THE BLOOD OF ST. JANUARIUS [To the Editor of the
SPECTATOR.] Sin,—There is a balanced account of this " miracle " by Father Thurston in the (Roman) Catholic Encyclopaedia. He admits that the saint, who died about 805 A.D., was not reported to have worked the miracle till a thousand years after his death—i.e., 1889 or 1456. He also admits the damaging circumstance that :--- " the same liquefaction takes place in the case of other relics nearly all preserved in the neighbourhood of Naples or of Neapolitan origm. . . . The phials traditionally associated with the names of S. John the Baptist, S. Stephen, and S. Pantaleone undoubtedly still exhibit on the respective feast-days of those saints phenomena exactly analogous.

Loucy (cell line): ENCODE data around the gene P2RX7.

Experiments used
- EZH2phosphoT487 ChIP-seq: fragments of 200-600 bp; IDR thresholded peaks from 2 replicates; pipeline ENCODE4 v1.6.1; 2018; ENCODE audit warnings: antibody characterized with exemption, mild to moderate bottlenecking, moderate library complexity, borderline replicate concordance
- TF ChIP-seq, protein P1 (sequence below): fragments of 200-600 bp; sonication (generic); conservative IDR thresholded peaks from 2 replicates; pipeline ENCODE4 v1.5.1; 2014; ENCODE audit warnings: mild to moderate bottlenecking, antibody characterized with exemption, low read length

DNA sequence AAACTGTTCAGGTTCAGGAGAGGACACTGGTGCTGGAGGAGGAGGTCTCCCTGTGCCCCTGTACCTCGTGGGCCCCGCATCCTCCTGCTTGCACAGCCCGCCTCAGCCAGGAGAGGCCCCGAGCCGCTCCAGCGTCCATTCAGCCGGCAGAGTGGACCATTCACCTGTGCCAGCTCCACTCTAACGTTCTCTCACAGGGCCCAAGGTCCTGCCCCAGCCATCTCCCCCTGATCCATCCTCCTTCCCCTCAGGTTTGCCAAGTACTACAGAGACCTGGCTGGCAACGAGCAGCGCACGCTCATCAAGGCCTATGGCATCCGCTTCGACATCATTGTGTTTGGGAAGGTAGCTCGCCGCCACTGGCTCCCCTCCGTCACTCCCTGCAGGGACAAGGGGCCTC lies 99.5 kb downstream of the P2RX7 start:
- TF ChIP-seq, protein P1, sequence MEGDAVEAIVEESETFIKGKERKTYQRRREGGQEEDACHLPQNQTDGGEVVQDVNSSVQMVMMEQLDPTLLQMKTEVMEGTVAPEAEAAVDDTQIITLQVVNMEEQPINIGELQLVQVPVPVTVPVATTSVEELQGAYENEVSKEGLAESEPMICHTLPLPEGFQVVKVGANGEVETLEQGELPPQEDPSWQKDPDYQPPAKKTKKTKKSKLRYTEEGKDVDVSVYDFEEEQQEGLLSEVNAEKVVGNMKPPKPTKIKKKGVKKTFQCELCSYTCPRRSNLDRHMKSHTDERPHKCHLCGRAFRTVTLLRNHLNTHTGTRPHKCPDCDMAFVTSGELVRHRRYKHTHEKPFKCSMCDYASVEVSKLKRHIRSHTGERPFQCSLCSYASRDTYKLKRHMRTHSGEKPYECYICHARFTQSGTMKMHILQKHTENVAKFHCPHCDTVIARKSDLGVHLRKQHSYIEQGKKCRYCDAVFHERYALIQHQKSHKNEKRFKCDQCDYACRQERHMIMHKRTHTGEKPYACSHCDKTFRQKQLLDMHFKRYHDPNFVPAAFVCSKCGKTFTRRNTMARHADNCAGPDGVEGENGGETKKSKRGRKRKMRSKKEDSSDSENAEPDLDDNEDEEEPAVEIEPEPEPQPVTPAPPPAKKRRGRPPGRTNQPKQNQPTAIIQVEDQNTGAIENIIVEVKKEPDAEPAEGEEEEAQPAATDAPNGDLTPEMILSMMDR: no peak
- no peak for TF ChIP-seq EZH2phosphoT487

Horace reports the same phenomenon as notorious in his day, and that taking place in the neighbourhood of another Naples (in Apulia)—viz., at Egnatia, where the water was bad [Bed) flamma-sine tura liqueacere 'Maine sacro Persuadere cupit. Credat JudaeuS Apella, Non ego ; namque dens didici securum agere aevum.
Hor., S. I. V. 99.
May there not be, as in the case of the pool at Bethesda (S. John v. 7) a special occult action due in part only to natural causes and creating a sacredness all its own ? As Virgil says of a spot in old Rome :—
Testaturyue locum et letum docet hospitis Argi. • ; Jam turn rdigio pavidos terrebat agrestes
Dira loci. Verg., A. viii. 346, 349.
The Rectory, Devizes.